(5) earthquakes at within the Pacific Plate

Among the five types, our major concern is Type-1 and particularly Type-2, because of the weak signals of preseismic deformation for other types.

The amount of crustal deformation by Type-2 EDUMA strongly depends on the surface depth of Philippine Sea Plate. The depths of the Philippine Sea and the North American Plates was are reported by Ishida (1992) (Fig. 3(b)). She gave the surface depth Z (km) of the Philippine Sea Plate by the next equation:

Z=c_{00}+c_{10}X+c_{20}X^{2}+c_{01}Y+c_{21}X^{2}Y+c_{02}Y^{2}+c_{12}XY^{2}+c_{22}X^{2}Y^{2} (7)

where

c_{00}=-36.0 c_{01}=-0.288288 c_{02}= 1.24665E-03

c_{10}=0.0620664 c_{11}=0.0035786 c_{12}= 1.10536E-05

c_{20}=2.98745E-3 c_{21}=-9.06574E-6 c_{22}=-5.88048E-07

X and Y are the E-W and N-W distance in km from the reference point (latitude: 3537.5' N and longitude: 13952.5fE).

Beneath the Tokyo Metropolitan area, three-fold plate structure is a particularly important characteristics (see Fig. 1(a) and Fig. 3(b)). KSP's role is to monitor the precursory crustal deformation signals caused by Type-2 or Type-1 earthquakes.

**5. Coseismic crustal deformation**

In Table 1 three cases of EDUMA model parameters are given to calculate deformation distributions around the Tokyo Metropolitan area. The first case is a EDUMA of Type-1, magnitude 7 at the Ayasegawa Fault. The second case is Type-2, magnitude 7 beneath Boso Peninsula and the third is Type-2, magnitude 7 beneath Tokyo Bay.

Figs. 4(a) and (b) show the estimation results of coseismic deformation in the first and second cases, respectively. Fig. 4(a) shows that the deformation much more than 30 cm occurs almost all over Tokyo Metropolitan area. Type-1 EDUMA, however, does not have any information about the occurrence period. Thus our major concern is the Type-2 EDUMA. Fig. 4(b) shows that the southern Tokyo Metropolitan area has the coseismic crustal deformation more than 30 cm.

The interesting characteristics of Type-2 deformation is that their major components are horizontal. VLBI with high horizontal sensitivity is effective to monitor this Type-2 EDUMA.

**6. Conclusion**

Fig. 4(c) shows the calculation result of preseismic crustal deformation of the case 3 (Type-2, Magnitude 7 at Tokyo Bay). We assume the 5% pre-slip occurs before the main rupture. This will cause the preseismic crustal slip more than several milli-meters in the major southern part of Tokyo Metropolitan area. Our system has a sufficient sensitivity for both Type-1 and -2 EDUMA in southern Tokyo Metropolitan area. In northern Tokyo Metropolitan area, it has a suitable sensitivity for Type-1.

To realize the successful KSP system, the following points are also important:

(1) to promote the cooperative operations among geodetic techniques such as VLBI, SLR, GPS and conventional ground surveying.

(2) to continue cooperation between domestic and international communities and institutes.

**Acknowledgments**

The authors wish to thank Dr. Okada of NIED for his offer the program of the crustal deformation model and also thank to the fund of STA to perform MDX VLBI experiments.

**References**

Ishida M.(1990): Plate structure beneath the Tokyo Metropolitan Area, Zisin Journal (in Japanese), 10, 7-13

Ishida, M.(1992): Geometry and relative motion of Philippine Sea Plate and Pacific Plate beneath the Kanto-Tokai district, Japan, J. Geophys. Res. 97, 489-513

Okada Y. (1992a) Classification of earthquakes in the Tokyo Metropolitan Area (in Japanese), Abstr. Seismol. Soc. Jpn, 169, Oct.

Okada, Y.(1992b): Internal deformation due to shear and tensile faults in a half-space, Bull. Seis. Soc. America Vol. 82, No. 2, 1018-1040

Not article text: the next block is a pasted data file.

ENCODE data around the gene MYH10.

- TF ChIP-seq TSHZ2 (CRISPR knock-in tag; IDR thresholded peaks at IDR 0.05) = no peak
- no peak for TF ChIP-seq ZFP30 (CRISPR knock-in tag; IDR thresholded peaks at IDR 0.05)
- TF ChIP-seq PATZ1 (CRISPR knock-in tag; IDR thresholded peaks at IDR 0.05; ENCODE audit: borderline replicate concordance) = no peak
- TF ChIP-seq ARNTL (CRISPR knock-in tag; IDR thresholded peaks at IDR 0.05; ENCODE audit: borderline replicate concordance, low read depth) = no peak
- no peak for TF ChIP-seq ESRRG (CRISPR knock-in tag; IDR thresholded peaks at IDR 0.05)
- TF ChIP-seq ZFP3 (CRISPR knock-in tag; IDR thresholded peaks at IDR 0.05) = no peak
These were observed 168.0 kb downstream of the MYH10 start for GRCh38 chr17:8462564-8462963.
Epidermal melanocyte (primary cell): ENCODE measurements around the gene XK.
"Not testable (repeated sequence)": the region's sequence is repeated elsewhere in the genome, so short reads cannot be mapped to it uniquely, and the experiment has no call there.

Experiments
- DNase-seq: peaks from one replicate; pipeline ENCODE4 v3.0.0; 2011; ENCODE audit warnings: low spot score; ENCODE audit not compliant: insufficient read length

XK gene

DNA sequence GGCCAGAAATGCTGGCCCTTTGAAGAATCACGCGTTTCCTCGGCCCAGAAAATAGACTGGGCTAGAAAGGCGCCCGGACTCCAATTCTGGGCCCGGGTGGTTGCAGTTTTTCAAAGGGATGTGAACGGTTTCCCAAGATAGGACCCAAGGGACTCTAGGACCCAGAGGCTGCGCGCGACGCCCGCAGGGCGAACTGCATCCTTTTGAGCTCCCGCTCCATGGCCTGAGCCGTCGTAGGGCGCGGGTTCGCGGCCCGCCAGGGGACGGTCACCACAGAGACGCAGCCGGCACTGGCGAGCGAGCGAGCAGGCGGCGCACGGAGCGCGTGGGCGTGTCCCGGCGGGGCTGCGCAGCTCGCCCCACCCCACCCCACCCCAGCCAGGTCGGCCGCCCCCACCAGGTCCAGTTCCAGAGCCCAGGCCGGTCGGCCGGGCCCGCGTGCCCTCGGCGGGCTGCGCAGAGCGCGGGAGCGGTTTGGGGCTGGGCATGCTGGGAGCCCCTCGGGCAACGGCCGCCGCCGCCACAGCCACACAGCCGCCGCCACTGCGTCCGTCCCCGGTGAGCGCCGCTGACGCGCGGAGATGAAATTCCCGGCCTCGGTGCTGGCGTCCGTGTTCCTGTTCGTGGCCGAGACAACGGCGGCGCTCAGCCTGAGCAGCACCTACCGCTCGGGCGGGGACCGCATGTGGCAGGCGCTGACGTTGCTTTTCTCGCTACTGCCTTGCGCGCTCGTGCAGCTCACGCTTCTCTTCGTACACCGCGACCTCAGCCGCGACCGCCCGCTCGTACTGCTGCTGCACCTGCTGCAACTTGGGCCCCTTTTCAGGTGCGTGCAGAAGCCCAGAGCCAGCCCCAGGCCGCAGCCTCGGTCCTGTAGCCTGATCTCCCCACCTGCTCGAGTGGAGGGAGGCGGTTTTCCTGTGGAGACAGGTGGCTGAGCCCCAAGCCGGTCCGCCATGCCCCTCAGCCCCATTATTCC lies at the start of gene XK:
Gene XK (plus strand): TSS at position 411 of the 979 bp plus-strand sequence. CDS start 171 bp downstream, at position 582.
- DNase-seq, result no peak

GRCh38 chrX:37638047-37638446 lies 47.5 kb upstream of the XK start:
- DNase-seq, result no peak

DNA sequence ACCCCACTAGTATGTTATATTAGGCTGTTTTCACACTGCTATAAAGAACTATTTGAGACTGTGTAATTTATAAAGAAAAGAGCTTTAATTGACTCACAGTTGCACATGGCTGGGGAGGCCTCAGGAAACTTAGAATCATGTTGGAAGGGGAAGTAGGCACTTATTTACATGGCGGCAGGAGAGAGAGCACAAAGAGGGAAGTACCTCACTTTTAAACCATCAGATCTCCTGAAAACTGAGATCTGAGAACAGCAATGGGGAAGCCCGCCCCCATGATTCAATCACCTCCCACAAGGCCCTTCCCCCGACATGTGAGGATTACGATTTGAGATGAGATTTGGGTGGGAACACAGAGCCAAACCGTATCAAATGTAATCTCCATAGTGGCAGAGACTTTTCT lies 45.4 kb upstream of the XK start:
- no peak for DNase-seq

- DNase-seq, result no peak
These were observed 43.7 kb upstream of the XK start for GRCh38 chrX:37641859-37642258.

Takahashi F., Imae M., Yoshino T., Heki K., Kunimori, H., Kurihara N. and Ohtubo T. (1993): The plan of a Metropolitan Crustal Deformation Monitoring System by Communications Research Laboratory, presented at CRCM'93, Dec.

**Figure Captions**

Fig. 1(a) Tokyo Metropolitan Area is on the edge of North American Plate and also very near the boundaries of other three plates: Pacific Plate, Philippine Sea Plate and Eurasian Plate.

Fig. 1(b) A illustration of 3-dimensional plate structure beneath the Metropolitan Area and arrangements of four KSP stations: Koganei, Kashima, Miura and Boso.

Fig. 2(a) Results of formal error estimation of KSP VLBI network. The horizontal axis means the length of observation time in hours and the vertical axis shows the formal errors of three components of station positions.

Fig. 2(b) Results of formal error estimations of KSP SLR network. The horizontal axis means the number of LAGEOS passes and the vertical axis shows the formal errors of three components of station positions.

Fig. 3(a) Five types of EDUMA proposed by Okada (1992a)

Fig. 3(b) The depth of Philippine Sea and North American Plates estimated by Ishida (1992).

Fig. 4(a) Estimation results of coseismic crustal deformation by first cases. Deformation much more than 30 cm occurs almost all over Tokyo Metropolitan area.

Fig. 4(b) Estimation results of coseismic crustal deformation by second cases. Southern Tokyo Metropolitan area has the coseismic crustal deformation more than 30 cm.

Fig. 4(c) Calculation result of preseismic crustal slip by case 3

Table 1 Three cases of EDUMA models to calculate crustal deformation distributions around Tokyo Metropolitan area

Items: / Cases: Case 1 (Ayasegawa) Case 2 (Boso) Case 3 (Tokyo Bay)

Position of the reference

point of the Fault Plane

(lat.) 36.09N 35.18N 35.25N

(lon.) 139.49E 140.11E 139.80E

(depth)

Orientation of the Fault Plane (degree)

(dip.) 80 161.6 157.2

(strike) 135 89.9 103.7

Dimension of the Fault plane

(along-strike: L1, l2) 0.0, 42.0 km -21.0, 21.0 km -21.0, 21.0 km

(along-dip: W1, W2) -21.0, 0.0 km -10.5, 10.5 km -10.5, 10.5 km

Dislocation

(along-strike) 0cm -102.7cm -118.3cm

(along-dip) 130cm -79.3cm -52.0cm

TITLE

The plan of a Metropolitan Crustal Deformation Monitoring System

by Communications Research Laboratory

The author to receive the proof

Fujinobu Takahashi, Dr.

Communications Research Laboratory, 4-2-1, Nukui-kitamchi, Koganei-shi, Tokyo 184 Japan

TEL: 0423-27-7554, FAX: 0423-27-6687 [TEL and FAX number of first author]